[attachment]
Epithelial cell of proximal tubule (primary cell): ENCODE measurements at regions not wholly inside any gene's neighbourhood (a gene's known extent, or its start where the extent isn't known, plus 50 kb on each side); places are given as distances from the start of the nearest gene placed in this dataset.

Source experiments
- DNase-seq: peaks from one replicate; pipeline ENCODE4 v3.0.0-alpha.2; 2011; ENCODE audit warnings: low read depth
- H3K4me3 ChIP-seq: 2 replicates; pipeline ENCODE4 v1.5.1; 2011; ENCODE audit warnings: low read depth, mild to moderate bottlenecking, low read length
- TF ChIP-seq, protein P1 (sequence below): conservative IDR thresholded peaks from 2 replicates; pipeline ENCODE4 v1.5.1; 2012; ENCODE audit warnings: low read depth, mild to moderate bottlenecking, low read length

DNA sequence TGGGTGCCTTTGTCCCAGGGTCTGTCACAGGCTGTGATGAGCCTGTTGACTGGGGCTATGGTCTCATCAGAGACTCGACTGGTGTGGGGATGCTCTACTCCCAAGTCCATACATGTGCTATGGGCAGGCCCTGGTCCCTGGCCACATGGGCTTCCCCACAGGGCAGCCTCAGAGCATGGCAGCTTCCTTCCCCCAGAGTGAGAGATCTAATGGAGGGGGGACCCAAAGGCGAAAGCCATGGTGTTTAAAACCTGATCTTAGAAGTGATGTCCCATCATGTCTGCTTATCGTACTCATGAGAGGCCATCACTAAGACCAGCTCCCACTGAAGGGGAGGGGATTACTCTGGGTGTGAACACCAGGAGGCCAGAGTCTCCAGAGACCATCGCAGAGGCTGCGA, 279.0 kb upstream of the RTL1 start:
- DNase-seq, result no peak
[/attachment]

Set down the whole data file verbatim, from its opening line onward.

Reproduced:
Epithelial cell of proximal tubule (primary cell): ENCODE measurements at regions not wholly inside any gene's neighbourhood (a gene's known extent, or its start where the extent isn't known, plus 50 kb on each side); places are given as distances from the start of the nearest gene placed in this dataset.

Source experiments
- DNase-seq: peaks from one replicate; pipeline ENCODE4 v3.0.0-alpha.2; 2011; ENCODE audit warnings: low read depth
- H3K4me3 ChIP-seq: 2 replicates; pipeline ENCODE4 v1.5.1; 2011; ENCODE audit warnings: low read depth, mild to moderate bottlenecking, low read length
- TF ChIP-seq, protein P1 (sequence below): conservative IDR thresholded peaks from 2 replicates; pipeline ENCODE4 v1.5.1; 2012; ENCODE audit warnings: low read depth, mild to moderate bottlenecking, low read length

DNA sequence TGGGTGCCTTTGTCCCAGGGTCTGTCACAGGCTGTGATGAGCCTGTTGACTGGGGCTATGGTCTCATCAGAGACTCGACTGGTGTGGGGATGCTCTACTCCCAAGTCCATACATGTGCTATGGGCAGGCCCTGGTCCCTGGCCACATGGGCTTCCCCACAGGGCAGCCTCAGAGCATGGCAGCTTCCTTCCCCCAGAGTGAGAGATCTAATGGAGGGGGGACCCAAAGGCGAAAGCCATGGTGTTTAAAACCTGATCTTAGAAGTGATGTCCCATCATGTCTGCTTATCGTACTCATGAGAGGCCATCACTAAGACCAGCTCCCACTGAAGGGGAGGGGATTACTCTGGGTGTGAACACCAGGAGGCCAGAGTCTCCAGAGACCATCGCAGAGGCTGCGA, 279.0 kb upstream of the RTL1 start:
- DNase-seq, result no peak